Bhekisisa previously reported on how years-long exposure to pollution in Secunda, a town in Mpumalanga with the dirtiest air in the country because of Eskom’s coal-burning plants, has affected Khehla Mahlangu, 52. Today, he struggles to breathe when he walks or when sleeping, and he’s had to stop working as a manual labourer 17 years ago because of his health problems.

Research shows that air pollution of the kind produced by power stations is dangerous, can lead to a loss of sense of smell and heart problems.

In 2023, Eskom emitted close to 1.5-million tonnes of sulphur dioxide and almost 130 000 tonnes of particulate matter. 

“Breathing [here] becomes harder each day,” Mahlangu told Bhekisisa in November last year.

How did researchers come to 32 000 deaths?

Delaying the shutdown of power stations that were due to start closing before 2030 by eight years, will likely push out the shutdown of other coal stations to a later date too, the Centre for Research on Energy and Clean Air (Crea) study found. In such a scenario, which is similar to the new draft energy plan, there would likely be over 32 000 deaths. Of these, 13 000 could come from inhaling particulate matter, 6 100 because of nitrogen oxides and 13 000 because of sulphur dioxide.

To work this out, researchers used Eskom’s emissions data for 2022 and assumed that the numbers will be the same until the plants are retired.

They then used a model of air movement to figure out where the emissions go, looked at South Africa’s health data like asthma cases in children, strokes or deaths from lung cancer and projected what the impact of being exposed to the dirty air would be on people’s health.

But the flip side is also true: retiring plants prevents deaths, Crea’s analysis shows.

In the three years since the Komati power station has been offline, an estimated 220 deaths from air pollution have been prevented, as well as 760 asthma emergency room visits and 360 preterm births.


In most countries where air pollution has been tackled successfully, curbing emissions from coal-fired plants is a large part of their strategies, says Myllyvirta. But South Africa’s regulations are weak, and so the health of people living near coal-fired power stations suffers.

For example, in China the limit for sulphur dioxide emissions is 35mg per cubic metre of air, a target they can reach because most of their coal power stations are fitted with special filters that catch sulphur dioxide and stop it from being spewed out into the air.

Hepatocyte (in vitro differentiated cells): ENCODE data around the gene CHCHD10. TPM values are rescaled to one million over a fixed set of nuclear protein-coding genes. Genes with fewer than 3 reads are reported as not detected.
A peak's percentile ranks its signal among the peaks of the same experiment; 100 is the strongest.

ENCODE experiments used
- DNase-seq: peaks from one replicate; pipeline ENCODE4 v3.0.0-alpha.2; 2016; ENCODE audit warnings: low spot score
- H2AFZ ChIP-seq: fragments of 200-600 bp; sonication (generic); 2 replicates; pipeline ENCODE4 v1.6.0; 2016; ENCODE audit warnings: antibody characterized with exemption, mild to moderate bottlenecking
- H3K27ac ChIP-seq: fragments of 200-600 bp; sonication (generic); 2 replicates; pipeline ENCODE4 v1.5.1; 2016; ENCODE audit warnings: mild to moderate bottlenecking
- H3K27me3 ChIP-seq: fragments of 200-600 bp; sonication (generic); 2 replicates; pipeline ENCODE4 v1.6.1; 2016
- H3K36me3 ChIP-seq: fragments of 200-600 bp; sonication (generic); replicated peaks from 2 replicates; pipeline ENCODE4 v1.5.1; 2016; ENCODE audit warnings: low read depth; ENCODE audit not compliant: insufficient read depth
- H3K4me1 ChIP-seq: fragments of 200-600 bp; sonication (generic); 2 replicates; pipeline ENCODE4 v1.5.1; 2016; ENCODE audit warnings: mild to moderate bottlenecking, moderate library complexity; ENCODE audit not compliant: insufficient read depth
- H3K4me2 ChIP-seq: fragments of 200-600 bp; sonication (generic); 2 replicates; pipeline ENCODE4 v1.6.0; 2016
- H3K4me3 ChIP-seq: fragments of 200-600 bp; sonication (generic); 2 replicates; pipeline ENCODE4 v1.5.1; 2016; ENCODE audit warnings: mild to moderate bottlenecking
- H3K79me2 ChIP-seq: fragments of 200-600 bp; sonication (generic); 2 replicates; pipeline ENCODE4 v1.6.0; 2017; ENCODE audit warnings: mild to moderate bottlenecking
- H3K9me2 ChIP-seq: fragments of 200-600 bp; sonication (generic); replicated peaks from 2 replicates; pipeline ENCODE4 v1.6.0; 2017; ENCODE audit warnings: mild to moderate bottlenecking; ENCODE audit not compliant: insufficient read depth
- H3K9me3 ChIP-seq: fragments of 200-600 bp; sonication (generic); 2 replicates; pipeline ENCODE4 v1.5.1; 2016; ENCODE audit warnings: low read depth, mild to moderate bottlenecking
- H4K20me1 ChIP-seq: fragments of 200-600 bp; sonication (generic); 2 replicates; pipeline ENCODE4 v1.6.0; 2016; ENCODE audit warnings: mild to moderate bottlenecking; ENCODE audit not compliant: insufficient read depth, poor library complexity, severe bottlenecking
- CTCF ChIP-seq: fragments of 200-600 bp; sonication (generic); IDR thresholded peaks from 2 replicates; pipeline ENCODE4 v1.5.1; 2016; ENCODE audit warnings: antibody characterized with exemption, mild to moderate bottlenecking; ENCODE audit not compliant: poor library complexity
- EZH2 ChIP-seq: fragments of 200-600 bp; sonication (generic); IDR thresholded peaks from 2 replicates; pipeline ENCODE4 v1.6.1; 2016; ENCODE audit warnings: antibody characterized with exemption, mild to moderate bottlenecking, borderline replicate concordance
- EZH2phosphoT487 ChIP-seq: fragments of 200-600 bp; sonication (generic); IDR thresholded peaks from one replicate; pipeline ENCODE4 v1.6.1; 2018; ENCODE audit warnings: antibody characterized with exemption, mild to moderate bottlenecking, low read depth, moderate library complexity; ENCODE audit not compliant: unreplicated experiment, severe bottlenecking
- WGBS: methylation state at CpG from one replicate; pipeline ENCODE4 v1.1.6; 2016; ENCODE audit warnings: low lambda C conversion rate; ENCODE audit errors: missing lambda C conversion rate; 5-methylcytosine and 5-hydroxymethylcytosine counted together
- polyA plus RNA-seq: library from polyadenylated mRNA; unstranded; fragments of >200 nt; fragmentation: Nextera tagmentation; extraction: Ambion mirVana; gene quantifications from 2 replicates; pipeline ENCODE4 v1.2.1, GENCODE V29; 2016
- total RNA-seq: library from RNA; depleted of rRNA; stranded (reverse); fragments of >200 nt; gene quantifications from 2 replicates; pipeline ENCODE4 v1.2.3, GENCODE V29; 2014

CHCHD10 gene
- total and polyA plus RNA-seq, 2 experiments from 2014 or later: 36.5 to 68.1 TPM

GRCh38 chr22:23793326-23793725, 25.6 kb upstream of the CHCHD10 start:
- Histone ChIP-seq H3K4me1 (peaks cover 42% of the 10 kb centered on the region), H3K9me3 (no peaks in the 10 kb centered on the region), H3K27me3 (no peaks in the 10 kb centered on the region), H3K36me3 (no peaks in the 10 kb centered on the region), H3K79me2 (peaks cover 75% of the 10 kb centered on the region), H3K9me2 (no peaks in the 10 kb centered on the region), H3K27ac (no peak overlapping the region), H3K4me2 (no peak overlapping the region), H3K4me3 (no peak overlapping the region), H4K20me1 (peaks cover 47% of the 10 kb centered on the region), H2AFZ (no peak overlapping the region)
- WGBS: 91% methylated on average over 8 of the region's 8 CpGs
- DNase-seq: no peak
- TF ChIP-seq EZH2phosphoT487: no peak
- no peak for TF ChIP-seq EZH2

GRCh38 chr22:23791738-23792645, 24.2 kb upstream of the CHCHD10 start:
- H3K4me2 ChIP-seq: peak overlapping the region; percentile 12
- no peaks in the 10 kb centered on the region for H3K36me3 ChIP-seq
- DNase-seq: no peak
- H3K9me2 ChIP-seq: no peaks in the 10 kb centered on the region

In contrast, Eskom is allowed to emit 3 500mg of sulphur dioxide per cubic metre from its older plants (because it would be too expensive to install such filtering devices at these facilities) and 500mg/m3 from its newer ones.

Legally, very little will likely happen if South Africa doesn’t reach net zero by 2050, because the Paris Agreement asks signatories only to submit their planned targets every five years but doesn’t force member states to comply with them

But this doesn’t mean communities in areas with dirty air can’t take action, says Maphosa.

In 2022, the North Gauteng High Court ruled that poor air quality in the part of Mpumalanga where big air-polluting industries like Eskom and Sasol are, denied residents of a group of municipalities, including Lesedi and Emalahleni, their constitutional right to living in a healthy environment.

The court ordered the government to pass regulations that would force industries to put measures in place to lower air pollution on the Highveld and give people cleaner air to breathe. 

Maphosa concludes: “Communities can use this order to demand industries to comply with the law, and to show them that [they] are violating [people’s] constitutional rights.” 

This story was produced with support from Internews’s Earth Journalism Network.

Zano Kunene is a health journalist at Bhekisisa.